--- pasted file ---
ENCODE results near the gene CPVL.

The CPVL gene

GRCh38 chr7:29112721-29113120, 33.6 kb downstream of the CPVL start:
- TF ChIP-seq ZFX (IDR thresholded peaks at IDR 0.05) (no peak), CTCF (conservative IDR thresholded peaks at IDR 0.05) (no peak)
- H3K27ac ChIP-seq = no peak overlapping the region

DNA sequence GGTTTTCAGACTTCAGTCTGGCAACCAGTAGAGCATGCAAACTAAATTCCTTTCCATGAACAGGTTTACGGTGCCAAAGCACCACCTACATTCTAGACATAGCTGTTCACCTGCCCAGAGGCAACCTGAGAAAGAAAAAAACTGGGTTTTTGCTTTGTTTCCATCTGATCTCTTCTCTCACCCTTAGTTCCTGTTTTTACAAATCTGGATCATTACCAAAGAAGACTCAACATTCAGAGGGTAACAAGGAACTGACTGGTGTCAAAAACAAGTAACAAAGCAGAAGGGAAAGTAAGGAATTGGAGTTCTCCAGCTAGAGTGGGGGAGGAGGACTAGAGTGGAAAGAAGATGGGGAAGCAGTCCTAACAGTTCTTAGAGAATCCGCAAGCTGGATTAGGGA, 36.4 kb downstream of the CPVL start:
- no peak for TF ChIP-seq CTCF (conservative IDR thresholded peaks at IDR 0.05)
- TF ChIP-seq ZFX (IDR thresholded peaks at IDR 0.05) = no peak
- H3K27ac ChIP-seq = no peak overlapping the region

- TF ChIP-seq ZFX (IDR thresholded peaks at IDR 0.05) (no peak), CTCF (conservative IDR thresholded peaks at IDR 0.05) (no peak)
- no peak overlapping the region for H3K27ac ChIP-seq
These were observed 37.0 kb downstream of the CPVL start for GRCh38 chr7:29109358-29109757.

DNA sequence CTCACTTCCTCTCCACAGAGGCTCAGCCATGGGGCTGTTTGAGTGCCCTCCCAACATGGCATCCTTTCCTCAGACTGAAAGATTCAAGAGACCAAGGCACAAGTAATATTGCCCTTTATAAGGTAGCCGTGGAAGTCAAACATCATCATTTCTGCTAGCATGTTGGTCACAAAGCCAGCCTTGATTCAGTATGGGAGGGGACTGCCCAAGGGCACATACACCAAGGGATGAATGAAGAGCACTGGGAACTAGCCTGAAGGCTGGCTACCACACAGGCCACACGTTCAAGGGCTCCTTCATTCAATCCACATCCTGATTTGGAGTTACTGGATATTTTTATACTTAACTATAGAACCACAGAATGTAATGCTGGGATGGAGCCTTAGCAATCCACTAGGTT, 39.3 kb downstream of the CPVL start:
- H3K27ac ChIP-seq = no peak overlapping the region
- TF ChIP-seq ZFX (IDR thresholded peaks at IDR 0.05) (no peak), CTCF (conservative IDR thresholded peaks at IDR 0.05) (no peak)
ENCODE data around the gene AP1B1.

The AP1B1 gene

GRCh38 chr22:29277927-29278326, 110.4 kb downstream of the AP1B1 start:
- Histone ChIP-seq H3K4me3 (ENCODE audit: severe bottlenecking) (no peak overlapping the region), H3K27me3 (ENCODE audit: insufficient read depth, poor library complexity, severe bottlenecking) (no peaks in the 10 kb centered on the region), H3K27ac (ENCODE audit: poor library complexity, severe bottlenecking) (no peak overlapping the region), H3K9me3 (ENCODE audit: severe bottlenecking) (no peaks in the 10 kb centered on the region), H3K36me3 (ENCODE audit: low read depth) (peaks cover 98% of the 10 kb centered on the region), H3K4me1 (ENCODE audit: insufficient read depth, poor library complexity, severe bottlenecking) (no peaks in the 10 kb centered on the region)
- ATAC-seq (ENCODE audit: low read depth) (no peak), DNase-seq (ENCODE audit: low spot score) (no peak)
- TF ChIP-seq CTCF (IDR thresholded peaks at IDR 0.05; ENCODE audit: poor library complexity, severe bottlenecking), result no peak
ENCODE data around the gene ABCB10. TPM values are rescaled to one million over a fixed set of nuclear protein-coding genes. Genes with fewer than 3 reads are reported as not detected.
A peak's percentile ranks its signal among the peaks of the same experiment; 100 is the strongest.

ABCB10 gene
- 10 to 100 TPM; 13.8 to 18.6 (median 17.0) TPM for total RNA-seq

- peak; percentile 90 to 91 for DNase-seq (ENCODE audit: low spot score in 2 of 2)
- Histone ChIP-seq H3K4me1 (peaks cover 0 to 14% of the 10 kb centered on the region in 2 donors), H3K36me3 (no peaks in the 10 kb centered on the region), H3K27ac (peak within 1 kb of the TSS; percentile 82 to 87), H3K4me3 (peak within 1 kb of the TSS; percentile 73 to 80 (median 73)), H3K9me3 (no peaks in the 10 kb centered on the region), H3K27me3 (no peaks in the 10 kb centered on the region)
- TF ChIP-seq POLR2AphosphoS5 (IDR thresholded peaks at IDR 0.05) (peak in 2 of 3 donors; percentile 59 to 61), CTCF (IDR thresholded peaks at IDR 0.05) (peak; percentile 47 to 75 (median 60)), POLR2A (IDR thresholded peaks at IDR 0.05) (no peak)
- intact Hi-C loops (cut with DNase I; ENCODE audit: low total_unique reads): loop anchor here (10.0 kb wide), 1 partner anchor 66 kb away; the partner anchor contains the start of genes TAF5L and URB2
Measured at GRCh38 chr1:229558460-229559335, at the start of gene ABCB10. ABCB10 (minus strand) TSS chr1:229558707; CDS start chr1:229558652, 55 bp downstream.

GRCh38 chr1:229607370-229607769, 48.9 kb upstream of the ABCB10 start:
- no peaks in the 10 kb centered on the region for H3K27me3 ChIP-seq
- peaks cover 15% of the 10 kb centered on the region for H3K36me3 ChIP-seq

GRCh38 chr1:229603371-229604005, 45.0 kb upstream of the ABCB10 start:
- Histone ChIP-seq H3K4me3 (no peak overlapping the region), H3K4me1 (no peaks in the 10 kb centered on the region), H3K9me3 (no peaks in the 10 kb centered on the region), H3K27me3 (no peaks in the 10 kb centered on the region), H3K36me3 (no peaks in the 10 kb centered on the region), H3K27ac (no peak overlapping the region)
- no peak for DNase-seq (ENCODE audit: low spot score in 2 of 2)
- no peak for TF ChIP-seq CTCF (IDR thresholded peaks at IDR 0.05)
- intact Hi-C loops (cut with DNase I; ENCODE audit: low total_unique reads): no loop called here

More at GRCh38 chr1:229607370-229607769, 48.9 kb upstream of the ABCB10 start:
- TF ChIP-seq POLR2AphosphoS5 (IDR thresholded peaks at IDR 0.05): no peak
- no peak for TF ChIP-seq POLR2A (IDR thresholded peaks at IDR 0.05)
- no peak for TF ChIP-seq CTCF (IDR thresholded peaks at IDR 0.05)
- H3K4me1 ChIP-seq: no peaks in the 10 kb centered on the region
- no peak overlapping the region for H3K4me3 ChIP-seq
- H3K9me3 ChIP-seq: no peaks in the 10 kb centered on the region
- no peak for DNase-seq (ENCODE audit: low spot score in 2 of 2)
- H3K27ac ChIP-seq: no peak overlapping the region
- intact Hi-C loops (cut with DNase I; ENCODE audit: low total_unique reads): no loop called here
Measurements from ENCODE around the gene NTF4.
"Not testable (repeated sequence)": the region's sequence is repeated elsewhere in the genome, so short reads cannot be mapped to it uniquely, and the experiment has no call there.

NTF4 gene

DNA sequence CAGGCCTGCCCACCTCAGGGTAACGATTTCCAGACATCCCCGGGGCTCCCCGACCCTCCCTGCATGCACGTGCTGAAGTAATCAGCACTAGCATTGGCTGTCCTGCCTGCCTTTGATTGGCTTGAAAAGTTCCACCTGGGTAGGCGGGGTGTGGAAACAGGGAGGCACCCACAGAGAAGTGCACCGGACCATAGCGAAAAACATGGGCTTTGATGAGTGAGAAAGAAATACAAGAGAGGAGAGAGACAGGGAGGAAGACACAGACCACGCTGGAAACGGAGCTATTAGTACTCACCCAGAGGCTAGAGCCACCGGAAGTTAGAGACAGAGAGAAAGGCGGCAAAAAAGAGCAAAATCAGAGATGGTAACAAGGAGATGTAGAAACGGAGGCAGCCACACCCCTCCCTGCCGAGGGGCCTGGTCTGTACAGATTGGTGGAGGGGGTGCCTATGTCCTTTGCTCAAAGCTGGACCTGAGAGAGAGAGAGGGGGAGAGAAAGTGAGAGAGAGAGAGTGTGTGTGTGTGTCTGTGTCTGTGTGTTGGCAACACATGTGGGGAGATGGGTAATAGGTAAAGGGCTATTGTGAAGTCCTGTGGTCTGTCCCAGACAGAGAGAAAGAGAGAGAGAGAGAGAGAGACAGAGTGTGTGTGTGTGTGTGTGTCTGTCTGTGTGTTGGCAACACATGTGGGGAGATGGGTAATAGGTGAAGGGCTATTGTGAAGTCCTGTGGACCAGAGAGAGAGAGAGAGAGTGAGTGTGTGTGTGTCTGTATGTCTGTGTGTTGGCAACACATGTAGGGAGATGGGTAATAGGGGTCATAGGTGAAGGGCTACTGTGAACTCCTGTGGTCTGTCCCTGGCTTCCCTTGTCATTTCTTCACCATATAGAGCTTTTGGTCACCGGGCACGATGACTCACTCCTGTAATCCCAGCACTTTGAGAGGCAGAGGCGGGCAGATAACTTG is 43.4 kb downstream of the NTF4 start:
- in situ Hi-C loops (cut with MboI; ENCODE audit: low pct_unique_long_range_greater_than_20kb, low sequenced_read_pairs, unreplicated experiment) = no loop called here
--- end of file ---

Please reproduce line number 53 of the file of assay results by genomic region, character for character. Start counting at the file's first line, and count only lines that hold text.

- in situ Hi-C loops (cut with MboI; ENCODE audit: low pct_unique_long_range_greater_than_20kb, low sequenced_read_pairs, unreplicated experiment) = no loop called here